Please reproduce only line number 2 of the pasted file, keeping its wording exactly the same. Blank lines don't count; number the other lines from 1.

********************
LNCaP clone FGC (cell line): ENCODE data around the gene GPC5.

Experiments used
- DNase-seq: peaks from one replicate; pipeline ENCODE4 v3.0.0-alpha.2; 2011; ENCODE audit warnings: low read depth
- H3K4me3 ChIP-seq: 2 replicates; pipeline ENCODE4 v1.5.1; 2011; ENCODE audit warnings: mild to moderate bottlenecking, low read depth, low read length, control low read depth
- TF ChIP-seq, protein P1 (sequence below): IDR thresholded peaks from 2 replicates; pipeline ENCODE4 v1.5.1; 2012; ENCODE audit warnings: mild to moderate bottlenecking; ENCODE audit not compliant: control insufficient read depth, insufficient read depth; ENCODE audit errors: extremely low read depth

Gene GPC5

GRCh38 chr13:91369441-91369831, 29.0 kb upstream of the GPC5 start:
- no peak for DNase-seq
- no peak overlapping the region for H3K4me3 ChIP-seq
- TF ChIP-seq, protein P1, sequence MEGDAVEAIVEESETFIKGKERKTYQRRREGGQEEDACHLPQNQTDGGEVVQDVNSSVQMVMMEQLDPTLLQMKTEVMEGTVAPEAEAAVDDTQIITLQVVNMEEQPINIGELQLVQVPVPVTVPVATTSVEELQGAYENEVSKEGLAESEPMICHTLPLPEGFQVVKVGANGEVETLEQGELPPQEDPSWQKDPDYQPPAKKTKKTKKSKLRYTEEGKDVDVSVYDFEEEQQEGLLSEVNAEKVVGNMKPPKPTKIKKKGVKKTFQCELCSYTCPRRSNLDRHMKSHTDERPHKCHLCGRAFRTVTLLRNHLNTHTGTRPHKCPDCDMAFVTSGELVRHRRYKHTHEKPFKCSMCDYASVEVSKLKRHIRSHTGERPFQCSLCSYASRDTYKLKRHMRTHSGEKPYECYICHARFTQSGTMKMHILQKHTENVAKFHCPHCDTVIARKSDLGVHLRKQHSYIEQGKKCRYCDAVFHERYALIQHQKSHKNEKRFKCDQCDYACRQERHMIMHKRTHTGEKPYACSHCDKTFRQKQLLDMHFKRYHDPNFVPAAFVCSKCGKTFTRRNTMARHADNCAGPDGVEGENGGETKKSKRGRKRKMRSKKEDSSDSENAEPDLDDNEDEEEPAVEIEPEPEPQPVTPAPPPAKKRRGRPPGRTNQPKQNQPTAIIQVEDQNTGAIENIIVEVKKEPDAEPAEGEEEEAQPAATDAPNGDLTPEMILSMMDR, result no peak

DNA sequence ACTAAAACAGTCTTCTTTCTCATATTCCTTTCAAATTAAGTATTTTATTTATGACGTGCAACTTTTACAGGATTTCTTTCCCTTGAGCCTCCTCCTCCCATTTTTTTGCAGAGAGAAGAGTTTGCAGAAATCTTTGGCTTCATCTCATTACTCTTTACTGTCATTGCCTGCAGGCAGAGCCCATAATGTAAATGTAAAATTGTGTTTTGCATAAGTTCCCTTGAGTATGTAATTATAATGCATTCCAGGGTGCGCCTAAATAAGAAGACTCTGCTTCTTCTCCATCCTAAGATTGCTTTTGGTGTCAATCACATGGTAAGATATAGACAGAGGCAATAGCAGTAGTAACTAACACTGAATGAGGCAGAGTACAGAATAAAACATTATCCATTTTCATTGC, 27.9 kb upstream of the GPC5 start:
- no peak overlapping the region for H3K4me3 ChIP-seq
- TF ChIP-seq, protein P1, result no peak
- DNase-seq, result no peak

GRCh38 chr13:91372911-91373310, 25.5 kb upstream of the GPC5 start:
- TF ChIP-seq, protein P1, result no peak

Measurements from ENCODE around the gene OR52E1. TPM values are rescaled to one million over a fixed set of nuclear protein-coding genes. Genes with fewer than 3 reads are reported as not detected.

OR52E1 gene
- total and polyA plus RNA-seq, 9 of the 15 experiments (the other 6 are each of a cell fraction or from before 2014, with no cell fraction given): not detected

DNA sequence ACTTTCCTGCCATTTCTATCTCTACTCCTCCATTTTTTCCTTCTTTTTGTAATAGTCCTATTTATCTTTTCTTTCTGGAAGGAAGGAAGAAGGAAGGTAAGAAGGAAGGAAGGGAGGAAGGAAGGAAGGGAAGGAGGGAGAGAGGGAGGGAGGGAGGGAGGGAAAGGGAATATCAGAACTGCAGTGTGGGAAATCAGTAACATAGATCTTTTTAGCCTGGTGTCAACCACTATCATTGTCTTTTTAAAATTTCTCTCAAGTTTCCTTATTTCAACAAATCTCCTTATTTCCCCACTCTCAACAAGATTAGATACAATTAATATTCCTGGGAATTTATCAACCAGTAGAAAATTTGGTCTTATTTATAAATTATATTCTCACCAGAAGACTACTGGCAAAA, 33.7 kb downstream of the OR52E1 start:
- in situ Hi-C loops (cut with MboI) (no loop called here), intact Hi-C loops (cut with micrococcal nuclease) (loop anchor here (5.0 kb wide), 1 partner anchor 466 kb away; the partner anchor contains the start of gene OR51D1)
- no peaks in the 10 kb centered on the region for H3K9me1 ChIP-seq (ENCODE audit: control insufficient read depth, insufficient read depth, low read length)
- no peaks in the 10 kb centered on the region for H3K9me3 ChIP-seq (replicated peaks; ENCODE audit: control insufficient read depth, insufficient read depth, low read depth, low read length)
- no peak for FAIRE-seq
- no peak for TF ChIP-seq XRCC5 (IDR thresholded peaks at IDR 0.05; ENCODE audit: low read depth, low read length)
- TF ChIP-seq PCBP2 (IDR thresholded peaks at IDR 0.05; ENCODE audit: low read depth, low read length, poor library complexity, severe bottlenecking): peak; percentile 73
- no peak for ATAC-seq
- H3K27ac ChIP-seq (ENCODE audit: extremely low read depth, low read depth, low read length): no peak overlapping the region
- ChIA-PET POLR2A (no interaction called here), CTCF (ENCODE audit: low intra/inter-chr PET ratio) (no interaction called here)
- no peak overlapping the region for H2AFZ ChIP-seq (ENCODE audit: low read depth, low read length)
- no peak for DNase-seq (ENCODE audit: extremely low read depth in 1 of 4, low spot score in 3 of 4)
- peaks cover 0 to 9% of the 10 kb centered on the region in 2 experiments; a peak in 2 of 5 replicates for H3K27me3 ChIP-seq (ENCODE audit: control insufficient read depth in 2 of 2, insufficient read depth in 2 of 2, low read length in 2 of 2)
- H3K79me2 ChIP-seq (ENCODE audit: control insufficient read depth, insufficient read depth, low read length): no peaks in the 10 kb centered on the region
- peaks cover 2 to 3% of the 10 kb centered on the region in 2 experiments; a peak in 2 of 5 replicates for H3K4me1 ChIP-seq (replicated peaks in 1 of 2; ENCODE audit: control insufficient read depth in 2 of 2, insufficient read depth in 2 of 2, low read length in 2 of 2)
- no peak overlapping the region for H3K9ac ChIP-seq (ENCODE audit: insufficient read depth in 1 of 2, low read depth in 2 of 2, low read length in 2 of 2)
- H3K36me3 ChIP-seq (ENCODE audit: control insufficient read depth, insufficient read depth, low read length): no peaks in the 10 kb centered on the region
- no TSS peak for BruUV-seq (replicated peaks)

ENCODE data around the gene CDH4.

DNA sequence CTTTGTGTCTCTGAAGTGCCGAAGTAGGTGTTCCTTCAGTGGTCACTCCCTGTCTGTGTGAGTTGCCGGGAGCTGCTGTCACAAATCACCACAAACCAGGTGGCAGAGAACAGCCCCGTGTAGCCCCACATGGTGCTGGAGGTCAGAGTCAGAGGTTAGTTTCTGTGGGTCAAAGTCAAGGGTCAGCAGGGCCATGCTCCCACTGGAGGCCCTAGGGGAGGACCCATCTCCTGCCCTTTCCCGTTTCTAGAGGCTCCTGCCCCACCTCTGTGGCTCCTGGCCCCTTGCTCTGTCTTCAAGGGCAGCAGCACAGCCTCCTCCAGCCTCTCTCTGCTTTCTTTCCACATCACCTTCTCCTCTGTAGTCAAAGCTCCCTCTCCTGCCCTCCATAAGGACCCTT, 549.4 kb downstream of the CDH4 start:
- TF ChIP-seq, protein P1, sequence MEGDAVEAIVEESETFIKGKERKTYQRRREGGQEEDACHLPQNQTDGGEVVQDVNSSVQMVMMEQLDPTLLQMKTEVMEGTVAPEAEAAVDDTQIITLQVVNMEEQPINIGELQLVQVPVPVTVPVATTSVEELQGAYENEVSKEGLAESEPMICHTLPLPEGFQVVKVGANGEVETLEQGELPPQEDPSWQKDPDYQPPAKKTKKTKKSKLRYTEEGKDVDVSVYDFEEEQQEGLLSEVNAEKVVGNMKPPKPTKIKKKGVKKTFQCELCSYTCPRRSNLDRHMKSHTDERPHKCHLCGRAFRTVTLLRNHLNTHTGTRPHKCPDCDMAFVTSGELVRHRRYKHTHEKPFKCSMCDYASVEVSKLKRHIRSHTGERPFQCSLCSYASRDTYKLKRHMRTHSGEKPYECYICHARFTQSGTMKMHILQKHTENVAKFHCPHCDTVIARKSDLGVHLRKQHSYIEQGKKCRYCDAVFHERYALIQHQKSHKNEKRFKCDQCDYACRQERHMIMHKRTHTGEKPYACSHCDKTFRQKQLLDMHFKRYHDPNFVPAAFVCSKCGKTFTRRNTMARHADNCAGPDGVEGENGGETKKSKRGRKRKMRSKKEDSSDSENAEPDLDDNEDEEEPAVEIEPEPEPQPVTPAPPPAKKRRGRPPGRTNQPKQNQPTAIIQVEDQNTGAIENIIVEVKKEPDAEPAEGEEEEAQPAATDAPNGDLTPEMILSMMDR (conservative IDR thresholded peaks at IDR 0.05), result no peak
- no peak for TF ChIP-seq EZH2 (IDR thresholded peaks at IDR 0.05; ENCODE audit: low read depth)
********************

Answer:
Experiments used